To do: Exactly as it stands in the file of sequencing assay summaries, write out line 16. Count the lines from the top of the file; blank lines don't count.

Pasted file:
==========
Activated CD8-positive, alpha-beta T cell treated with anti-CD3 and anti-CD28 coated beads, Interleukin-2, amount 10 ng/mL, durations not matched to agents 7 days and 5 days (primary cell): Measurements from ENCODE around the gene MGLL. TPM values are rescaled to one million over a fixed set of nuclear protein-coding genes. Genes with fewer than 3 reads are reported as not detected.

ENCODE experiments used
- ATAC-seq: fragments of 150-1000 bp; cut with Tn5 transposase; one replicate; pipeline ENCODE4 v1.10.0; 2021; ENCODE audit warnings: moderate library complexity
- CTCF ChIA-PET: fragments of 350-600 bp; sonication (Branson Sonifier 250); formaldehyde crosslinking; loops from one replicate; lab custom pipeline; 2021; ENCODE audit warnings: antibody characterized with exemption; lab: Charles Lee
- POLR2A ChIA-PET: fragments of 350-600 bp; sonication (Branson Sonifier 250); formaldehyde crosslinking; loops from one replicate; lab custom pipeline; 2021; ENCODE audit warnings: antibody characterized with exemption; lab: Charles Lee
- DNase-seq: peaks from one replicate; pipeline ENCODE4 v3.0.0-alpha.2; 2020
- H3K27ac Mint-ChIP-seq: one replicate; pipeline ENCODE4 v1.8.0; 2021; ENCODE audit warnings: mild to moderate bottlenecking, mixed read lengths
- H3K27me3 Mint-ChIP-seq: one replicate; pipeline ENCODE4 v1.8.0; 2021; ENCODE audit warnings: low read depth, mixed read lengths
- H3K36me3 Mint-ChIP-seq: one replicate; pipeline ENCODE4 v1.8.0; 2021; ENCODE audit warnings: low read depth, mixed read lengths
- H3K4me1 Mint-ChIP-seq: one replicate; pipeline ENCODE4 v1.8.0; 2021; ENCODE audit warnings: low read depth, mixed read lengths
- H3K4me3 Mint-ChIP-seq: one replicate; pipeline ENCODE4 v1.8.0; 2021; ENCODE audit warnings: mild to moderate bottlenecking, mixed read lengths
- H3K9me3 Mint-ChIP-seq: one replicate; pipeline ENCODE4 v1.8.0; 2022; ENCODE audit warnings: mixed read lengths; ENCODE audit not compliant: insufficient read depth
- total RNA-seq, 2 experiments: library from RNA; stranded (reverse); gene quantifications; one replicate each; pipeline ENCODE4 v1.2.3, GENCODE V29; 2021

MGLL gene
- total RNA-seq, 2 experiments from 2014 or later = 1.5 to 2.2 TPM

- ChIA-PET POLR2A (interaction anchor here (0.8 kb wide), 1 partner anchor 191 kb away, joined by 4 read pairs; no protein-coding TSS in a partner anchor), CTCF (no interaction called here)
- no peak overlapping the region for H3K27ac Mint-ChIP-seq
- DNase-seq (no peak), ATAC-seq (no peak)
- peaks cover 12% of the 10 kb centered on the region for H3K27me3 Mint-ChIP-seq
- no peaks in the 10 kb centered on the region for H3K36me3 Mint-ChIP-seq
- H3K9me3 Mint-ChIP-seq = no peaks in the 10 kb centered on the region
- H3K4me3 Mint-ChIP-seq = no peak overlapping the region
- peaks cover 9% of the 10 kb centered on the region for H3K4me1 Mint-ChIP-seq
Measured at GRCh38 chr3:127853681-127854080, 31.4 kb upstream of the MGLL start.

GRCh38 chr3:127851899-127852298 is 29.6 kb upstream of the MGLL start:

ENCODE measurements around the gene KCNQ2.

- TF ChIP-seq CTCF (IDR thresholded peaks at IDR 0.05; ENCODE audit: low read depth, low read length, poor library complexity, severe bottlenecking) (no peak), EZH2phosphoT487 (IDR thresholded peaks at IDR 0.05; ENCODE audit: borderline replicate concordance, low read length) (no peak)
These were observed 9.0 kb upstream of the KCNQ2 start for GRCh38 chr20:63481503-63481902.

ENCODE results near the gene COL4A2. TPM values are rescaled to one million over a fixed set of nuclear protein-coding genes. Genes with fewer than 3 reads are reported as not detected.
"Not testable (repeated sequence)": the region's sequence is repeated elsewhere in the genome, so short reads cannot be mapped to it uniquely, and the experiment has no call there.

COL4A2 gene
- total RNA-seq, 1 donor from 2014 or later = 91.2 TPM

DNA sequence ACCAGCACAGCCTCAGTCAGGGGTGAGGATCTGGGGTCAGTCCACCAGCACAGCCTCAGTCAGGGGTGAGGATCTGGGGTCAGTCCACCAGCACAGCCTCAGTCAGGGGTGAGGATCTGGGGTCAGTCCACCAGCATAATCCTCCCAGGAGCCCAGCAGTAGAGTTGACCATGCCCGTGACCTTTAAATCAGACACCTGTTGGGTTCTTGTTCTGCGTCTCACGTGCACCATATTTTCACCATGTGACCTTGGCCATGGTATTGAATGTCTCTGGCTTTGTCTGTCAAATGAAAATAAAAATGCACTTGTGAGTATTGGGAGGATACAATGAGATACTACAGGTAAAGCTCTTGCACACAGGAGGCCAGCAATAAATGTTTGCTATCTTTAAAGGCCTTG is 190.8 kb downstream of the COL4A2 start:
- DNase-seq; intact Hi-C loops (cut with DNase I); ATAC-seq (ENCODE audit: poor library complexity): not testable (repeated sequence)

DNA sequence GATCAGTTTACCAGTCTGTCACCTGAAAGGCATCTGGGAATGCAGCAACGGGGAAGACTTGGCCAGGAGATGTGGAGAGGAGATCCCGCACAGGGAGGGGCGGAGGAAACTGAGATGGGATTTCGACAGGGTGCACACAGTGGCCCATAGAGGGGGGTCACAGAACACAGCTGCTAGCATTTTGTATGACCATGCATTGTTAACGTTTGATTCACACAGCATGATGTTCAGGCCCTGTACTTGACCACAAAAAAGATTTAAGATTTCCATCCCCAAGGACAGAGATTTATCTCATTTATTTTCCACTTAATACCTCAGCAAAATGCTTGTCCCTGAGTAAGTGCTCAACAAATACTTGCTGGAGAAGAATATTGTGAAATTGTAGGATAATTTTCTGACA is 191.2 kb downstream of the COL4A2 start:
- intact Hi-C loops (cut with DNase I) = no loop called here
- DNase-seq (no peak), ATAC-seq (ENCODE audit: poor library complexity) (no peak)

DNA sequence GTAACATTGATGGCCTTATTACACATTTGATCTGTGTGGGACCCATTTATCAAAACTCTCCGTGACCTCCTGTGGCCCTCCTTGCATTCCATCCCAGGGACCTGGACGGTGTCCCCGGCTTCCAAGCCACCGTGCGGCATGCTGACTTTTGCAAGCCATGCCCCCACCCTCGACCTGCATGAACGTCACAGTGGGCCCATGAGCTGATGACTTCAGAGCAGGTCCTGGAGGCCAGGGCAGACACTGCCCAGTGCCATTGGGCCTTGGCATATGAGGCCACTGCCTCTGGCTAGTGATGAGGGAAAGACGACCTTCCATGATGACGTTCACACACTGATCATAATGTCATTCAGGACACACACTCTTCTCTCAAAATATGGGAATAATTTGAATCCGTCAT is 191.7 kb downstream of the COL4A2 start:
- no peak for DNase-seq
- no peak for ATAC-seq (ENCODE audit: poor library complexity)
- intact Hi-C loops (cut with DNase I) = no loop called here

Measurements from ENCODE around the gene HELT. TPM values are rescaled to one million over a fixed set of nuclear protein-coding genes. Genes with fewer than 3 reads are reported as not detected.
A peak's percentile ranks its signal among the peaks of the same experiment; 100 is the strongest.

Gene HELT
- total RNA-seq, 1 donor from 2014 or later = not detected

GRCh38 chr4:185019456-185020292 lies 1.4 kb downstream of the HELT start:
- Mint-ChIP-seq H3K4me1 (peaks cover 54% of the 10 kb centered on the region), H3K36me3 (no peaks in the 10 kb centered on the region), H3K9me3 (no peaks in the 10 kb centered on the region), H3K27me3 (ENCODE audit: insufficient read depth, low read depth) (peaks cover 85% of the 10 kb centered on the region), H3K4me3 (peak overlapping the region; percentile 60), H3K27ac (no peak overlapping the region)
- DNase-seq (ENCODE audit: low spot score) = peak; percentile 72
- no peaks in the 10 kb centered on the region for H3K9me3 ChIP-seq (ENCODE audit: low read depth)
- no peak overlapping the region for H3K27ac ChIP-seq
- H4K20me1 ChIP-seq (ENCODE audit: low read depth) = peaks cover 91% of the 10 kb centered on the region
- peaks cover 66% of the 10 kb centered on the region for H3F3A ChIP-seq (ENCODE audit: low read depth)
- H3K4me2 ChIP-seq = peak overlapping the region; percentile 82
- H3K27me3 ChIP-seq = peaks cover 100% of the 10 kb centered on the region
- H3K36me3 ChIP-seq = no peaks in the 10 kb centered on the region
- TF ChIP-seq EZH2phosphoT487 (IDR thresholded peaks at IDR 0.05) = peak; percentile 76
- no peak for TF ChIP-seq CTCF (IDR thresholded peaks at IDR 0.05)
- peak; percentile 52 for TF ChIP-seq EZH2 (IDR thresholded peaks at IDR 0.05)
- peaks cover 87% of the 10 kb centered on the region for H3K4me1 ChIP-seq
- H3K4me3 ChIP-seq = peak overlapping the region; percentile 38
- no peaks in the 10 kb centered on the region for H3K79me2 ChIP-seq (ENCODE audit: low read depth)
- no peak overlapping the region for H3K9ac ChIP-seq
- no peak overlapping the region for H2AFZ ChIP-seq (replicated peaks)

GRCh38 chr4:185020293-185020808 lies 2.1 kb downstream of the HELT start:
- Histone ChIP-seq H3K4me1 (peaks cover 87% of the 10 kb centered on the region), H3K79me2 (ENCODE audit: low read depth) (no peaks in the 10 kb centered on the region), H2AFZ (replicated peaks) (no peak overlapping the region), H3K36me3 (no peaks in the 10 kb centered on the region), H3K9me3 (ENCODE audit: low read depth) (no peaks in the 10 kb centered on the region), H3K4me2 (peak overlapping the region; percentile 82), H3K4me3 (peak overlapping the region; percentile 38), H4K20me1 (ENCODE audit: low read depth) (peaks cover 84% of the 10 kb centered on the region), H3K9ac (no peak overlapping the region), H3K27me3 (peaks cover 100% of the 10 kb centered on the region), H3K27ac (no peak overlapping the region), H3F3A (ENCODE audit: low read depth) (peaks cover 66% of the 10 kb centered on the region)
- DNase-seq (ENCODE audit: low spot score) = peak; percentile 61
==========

- ChIA-PET POLR2A (interaction anchor here (0.8 kb wide), 1 partner anchor 191 kb away, joined by 4 read pairs; no protein-coding TSS in a partner anchor), CTCF (no interaction called here)